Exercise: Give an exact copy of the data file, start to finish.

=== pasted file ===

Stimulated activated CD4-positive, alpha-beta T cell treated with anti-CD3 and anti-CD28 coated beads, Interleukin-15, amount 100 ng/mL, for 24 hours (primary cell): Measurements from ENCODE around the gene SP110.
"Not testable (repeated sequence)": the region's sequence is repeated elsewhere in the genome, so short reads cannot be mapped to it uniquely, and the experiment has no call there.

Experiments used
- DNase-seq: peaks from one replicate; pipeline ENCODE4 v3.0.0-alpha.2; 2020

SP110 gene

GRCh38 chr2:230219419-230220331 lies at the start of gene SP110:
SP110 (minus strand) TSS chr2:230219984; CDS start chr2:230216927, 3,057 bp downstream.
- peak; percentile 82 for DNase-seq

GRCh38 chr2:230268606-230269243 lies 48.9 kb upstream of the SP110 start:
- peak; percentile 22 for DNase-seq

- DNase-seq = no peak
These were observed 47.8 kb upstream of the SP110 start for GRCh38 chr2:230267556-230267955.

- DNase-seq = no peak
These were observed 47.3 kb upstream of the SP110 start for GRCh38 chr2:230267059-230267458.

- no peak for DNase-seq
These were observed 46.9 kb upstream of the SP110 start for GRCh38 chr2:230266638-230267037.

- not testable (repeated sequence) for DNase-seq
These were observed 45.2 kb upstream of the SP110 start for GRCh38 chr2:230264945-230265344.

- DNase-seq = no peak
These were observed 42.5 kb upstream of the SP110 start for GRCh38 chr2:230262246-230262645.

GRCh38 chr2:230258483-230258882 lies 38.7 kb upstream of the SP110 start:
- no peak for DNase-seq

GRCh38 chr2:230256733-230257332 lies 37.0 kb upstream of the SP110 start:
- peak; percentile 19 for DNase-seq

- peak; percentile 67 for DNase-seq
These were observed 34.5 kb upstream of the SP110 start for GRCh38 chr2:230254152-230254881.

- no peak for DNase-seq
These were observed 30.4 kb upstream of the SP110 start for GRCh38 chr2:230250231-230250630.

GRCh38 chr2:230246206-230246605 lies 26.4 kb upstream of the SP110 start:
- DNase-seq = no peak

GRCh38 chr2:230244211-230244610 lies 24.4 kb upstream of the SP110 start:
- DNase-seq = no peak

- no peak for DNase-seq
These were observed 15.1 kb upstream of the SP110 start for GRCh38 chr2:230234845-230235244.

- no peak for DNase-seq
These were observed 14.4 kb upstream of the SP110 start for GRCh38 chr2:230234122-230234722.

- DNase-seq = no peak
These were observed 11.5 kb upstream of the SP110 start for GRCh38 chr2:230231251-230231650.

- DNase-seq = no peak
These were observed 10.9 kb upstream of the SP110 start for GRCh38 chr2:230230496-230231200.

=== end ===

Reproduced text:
Stimulated activated CD4-positive, alpha-beta T cell treated with anti-CD3 and anti-CD28 coated beads, Interleukin-15, amount 100 ng/mL, for 24 hours (primary cell): Measurements from ENCODE around the gene SP110.
"Not testable (repeated sequence)": the region's sequence is repeated elsewhere in the genome, so short reads cannot be mapped to it uniquely, and the experiment has no call there.

Experiments used
- DNase-seq: peaks from one replicate; pipeline ENCODE4 v3.0.0-alpha.2; 2020

SP110 gene

GRCh38 chr2:230219419-230220331 lies at the start of gene SP110:
SP110 (minus strand) TSS chr2:230219984; CDS start chr2:230216927, 3,057 bp downstream.
- peak; percentile 82 for DNase-seq

GRCh38 chr2:230268606-230269243 lies 48.9 kb upstream of the SP110 start:
- peak; percentile 22 for DNase-seq

- DNase-seq = no peak
These were observed 47.8 kb upstream of the SP110 start for GRCh38 chr2:230267556-230267955.

- DNase-seq = no peak
These were observed 47.3 kb upstream of the SP110 start for GRCh38 chr2:230267059-230267458.

- no peak for DNase-seq
These were observed 46.9 kb upstream of the SP110 start for GRCh38 chr2:230266638-230267037.

- not testable (repeated sequence) for DNase-seq
These were observed 45.2 kb upstream of the SP110 start for GRCh38 chr2:230264945-230265344.

- DNase-seq = no peak
These were observed 42.5 kb upstream of the SP110 start for GRCh38 chr2:230262246-230262645.

GRCh38 chr2:230258483-230258882 lies 38.7 kb upstream of the SP110 start:
- no peak for DNase-seq

GRCh38 chr2:230256733-230257332 lies 37.0 kb upstream of the SP110 start:
- peak; percentile 19 for DNase-seq

- peak; percentile 67 for DNase-seq
These were observed 34.5 kb upstream of the SP110 start for GRCh38 chr2:230254152-230254881.

- no peak for DNase-seq
These were observed 30.4 kb upstream of the SP110 start for GRCh38 chr2:230250231-230250630.

GRCh38 chr2:230246206-230246605 lies 26.4 kb upstream of the SP110 start:
- DNase-seq = no peak

GRCh38 chr2:230244211-230244610 lies 24.4 kb upstream of the SP110 start:
- DNase-seq = no peak

- no peak for DNase-seq
These were observed 15.1 kb upstream of the SP110 start for GRCh38 chr2:230234845-230235244.

- no peak for DNase-seq
These were observed 14.4 kb upstream of the SP110 start for GRCh38 chr2:230234122-230234722.

- DNase-seq = no peak
These were observed 11.5 kb upstream of the SP110 start for GRCh38 chr2:230231251-230231650.

- DNase-seq = no peak
These were observed 10.9 kb upstream of the SP110 start for GRCh38 chr2:230230496-230231200.